The revelations that come along late in the book do so either because it took that long for me to recognize them, or because you have to be grounded in life-as-usual before any departures from the routine are understandable.

The role of religion on Tangier is so interesting — I had no idea it had a history going back to 1807! You talk about how the islanders can often be sort of passive, trusting in God and not really wanting to take action about anything, but at the same time got so worked up about Methodist support for a two-state solution in Israel that they caused a schism in the church. How do you reconcile that?

Faith underpins Tangier's existence — and no surprise, seeing as how the islanders are every day at the mercy of natural forces they can't control. If you must get to the mainland and the wind's blowing hard, you can't very well avoid the gale — and you're going to do a lot of praying along the way.

Time and again throughout their history, the island has seen itself rewarded for this faith — or so Tangiermen believe. Hurricanes have struck, but never with the force they might have mustered; epidemics have claimed some lives, but not in numbers sufficient to pry the population from the island; crab and oyster harvests have tanked, only to later rebound. So over time Tangiermen have come to see themselves as an anointed people, protected by the power of prayer. And while fiercely independent as individuals, as a group they've tended to place their biggest problems in God's hands.

The schism in 2012 was the culmination of years of discontent with the wider Methodist church, which Tangiermen viewed as increasingly liberal. When the church's Virginia Conference adopted a resolution backing a two-state solution in the Middle East, much of biblically literalist Tangier — which hews to the belief that Israel is God's chosen people, and that any action favoring its enemies (in this case, Palestinians) defies God's wishes — reached a breaking point. It wasn't the only reason for the schism, but it was certainly the last straw.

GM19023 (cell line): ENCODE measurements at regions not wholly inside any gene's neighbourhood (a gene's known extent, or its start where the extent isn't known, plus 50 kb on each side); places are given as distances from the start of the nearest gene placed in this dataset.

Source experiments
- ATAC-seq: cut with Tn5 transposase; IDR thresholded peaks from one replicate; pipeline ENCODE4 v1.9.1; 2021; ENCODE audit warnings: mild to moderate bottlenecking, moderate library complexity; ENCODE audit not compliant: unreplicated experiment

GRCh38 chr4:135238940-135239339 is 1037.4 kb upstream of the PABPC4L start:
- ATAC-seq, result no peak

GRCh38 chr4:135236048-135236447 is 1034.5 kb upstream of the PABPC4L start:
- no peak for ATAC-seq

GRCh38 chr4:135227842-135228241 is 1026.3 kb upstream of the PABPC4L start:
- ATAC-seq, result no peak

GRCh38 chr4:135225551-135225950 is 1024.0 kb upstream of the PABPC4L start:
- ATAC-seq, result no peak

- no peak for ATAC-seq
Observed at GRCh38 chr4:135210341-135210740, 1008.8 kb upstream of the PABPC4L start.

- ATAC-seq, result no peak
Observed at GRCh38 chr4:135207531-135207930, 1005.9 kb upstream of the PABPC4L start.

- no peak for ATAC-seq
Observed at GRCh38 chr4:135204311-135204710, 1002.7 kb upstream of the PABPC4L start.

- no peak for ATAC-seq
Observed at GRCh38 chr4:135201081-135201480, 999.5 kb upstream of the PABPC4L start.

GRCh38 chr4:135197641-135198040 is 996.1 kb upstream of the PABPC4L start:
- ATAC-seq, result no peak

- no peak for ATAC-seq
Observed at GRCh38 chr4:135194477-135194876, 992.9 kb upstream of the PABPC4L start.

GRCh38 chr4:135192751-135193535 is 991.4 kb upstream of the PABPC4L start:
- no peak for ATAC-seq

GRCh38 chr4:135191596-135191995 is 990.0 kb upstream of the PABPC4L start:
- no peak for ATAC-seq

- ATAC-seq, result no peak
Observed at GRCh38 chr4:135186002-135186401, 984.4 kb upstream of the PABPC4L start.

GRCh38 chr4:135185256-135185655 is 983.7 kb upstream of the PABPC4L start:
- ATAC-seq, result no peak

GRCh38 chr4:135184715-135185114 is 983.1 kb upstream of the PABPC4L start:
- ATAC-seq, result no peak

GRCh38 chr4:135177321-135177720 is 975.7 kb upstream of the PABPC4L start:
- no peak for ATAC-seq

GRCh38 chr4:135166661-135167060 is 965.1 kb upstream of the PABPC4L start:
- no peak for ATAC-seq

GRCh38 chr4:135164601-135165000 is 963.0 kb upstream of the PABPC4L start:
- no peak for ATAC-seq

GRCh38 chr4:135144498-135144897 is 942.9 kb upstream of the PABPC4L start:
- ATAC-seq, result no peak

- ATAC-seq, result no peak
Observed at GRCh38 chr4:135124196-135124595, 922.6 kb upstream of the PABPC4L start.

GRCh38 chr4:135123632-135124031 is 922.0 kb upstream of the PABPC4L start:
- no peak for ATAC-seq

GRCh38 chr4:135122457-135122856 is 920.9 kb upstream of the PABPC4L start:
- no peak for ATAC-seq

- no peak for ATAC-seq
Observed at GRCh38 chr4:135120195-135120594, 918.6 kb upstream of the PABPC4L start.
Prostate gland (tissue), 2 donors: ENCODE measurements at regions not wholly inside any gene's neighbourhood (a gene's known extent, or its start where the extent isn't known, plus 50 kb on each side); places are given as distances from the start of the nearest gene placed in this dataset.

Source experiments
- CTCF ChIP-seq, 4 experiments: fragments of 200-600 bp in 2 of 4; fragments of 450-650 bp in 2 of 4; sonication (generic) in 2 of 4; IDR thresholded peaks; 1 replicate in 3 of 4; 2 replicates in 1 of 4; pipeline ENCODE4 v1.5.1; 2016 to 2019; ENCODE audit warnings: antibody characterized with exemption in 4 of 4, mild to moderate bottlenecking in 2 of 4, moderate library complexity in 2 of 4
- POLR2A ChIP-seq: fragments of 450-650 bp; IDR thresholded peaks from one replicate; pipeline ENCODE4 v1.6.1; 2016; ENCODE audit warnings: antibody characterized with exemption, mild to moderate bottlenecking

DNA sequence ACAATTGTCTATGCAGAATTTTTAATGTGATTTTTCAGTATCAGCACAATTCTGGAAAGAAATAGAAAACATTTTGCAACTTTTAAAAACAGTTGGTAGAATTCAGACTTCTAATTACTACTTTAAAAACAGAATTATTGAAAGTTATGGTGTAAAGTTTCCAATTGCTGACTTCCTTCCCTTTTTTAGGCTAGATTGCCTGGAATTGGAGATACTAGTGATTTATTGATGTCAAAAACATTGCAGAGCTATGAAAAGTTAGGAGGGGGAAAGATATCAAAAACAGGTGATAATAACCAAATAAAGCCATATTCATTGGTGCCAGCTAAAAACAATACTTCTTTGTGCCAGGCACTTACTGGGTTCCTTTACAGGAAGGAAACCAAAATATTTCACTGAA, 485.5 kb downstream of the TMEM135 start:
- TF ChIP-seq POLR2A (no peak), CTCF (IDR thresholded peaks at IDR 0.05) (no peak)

How fast is the island disappearing? What's your own take on whether or not it can — or will be saved?

Tangier has lost two-thirds of its land since 1850, which translates into more than 8 acres a year. As the rate of sea-level rise accelerates, you see the island shrinking not only around its edges — and in places, that's dramatic — but the so-called ridges on which the 270-odd houses are clustered turning ever more soupy. High tides percolate right up through the ground, turning yards into ponds. Land that was high and dry a few years ago has turned to marsh, and marsh has drowned to become open water. It's happening fast.

Could it be saved? Yes, with heroic intervention. But a lasting solution could well cost hundreds of millions of dollars, which will be a tough sell to the American people.

I'll leave the question of whether the island should be saved to the public policy folks who decide such things. But do I want it saved? Absolutely. It's a community unlike any other. If we lose Tangier, we lose something special — an outlier that helps define the scope of the American experience. Without the island, we're a little more homogeneous, a little less interesting.

How we choose to address its dilemma will inform how we deal with the hundreds, if not thousands, of communities that will face similar threats in the not-distant future.

Have any of your friends on Tangier read the book? If so, what have they said to you?

I did my first reading/signing on Tangier, four days after the book came out ... the islanders appreciate the truth, however uncomfortable it might sometimes be. During the question-and-answer period after the reading, they asked no questions; instead, islander after islander offered testimonials about the book and about me and about my fiancée, Amy, who came to love the place in several visits during my 14-month stay. It was incredibly moving.

I've sometimes described the island as my second home, but it's more than that. When I leave home on the mainland, I'm not greeted by name by everyone I encounter; I'm not welcomed with smiles wherever I go; I'm not made to feel part of a greater whole. On the contrary, most of my neighbors don't know me from Adam.

But on Tangier, everyone has a role to play. Everyone counts. And for 14 months, that included me. For 14 months, I was treated as a Tangierman. And that will stay with me.